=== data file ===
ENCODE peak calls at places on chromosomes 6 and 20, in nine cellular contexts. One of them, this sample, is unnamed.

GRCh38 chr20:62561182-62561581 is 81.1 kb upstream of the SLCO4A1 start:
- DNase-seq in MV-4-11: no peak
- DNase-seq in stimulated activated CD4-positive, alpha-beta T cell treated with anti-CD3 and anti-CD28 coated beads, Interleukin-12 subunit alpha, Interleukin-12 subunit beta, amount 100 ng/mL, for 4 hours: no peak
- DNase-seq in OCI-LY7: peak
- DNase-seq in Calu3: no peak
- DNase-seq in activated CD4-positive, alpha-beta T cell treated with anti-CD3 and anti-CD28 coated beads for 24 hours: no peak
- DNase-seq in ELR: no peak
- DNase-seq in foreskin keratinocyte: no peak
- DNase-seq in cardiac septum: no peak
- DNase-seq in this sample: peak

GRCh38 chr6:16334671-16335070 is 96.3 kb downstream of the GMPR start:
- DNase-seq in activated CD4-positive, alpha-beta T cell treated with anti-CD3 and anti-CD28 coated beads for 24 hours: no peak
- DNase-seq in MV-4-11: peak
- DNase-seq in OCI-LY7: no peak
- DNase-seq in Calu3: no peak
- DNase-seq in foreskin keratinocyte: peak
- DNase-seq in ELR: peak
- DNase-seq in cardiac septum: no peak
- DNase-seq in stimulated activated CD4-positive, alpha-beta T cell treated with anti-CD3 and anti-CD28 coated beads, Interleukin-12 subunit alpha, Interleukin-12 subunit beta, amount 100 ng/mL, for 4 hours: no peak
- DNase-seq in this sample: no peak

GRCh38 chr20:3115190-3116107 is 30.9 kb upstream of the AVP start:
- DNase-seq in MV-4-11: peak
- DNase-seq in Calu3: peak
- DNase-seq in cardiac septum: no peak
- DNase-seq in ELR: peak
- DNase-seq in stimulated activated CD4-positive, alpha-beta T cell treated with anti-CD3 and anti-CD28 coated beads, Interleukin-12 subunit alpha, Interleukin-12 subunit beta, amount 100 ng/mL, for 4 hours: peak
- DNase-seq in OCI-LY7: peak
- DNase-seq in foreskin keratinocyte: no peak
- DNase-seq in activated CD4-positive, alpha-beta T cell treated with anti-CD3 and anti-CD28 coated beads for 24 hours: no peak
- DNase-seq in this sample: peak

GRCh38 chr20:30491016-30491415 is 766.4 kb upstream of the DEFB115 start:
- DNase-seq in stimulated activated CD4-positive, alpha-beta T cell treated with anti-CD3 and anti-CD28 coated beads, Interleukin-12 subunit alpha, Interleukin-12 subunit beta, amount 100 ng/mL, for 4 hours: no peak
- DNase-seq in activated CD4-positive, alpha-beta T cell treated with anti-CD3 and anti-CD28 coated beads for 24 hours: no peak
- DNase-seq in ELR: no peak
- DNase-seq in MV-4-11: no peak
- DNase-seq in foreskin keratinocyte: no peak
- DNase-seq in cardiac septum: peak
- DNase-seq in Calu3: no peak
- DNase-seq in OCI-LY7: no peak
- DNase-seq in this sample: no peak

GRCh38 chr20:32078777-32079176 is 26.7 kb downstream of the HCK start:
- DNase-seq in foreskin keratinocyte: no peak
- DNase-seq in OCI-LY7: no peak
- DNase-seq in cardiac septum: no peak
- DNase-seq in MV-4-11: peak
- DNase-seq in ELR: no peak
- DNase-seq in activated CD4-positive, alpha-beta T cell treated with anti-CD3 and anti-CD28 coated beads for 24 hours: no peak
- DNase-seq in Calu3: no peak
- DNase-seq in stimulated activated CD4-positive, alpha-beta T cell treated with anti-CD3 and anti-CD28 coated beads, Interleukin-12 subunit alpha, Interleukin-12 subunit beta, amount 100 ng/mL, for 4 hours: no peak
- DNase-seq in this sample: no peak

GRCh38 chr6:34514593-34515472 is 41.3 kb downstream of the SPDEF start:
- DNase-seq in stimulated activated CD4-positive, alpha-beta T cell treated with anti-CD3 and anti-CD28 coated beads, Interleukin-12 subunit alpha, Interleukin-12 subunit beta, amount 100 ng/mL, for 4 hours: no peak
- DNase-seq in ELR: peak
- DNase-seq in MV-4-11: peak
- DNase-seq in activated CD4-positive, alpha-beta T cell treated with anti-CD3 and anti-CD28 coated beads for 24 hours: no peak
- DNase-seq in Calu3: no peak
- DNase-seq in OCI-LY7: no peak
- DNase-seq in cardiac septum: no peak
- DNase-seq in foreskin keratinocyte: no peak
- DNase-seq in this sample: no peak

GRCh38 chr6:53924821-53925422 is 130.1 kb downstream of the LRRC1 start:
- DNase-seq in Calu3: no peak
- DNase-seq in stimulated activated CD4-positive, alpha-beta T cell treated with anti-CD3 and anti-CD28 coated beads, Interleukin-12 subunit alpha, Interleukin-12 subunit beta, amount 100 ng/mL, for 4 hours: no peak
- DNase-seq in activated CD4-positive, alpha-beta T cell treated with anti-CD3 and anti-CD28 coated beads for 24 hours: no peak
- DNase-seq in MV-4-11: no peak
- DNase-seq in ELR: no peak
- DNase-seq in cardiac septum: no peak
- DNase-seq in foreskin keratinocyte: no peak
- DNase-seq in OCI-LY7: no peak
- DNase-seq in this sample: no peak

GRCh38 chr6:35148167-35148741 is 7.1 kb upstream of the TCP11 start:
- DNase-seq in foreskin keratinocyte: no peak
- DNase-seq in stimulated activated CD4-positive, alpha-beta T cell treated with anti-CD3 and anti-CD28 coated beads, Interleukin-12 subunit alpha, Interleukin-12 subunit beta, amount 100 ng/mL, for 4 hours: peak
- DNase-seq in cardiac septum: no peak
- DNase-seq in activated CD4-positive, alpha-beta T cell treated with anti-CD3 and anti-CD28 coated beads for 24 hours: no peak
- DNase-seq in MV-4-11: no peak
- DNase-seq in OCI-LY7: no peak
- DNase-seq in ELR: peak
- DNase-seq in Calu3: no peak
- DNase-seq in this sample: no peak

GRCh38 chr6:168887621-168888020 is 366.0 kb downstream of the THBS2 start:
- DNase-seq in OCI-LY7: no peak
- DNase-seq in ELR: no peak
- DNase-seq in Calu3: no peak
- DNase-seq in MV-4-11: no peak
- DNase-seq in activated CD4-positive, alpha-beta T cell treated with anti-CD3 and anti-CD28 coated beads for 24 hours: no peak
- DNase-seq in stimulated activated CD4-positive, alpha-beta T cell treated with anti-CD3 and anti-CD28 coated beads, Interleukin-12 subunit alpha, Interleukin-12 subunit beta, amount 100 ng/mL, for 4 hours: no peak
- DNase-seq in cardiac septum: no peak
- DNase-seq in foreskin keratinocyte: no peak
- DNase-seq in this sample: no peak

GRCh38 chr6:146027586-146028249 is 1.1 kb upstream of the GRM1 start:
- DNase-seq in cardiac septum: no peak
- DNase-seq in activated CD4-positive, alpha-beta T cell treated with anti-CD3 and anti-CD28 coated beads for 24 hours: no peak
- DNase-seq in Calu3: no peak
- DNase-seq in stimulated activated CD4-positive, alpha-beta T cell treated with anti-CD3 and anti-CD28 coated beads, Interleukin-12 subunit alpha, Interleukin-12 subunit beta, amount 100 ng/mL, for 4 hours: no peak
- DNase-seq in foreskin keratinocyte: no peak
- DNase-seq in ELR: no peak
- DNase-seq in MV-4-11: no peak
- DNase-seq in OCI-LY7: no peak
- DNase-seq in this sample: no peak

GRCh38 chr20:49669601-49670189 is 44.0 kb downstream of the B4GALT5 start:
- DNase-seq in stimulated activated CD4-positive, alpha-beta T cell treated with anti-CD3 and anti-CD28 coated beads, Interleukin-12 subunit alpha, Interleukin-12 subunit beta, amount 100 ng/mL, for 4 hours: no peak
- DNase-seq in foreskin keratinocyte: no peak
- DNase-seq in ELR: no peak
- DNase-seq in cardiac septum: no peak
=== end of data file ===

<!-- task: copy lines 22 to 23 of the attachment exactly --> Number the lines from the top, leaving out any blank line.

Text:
GRCh38 chr20:3115190-3116107 is 30.9 kb upstream of the AVP start:
- DNase-seq in MV-4-11: peak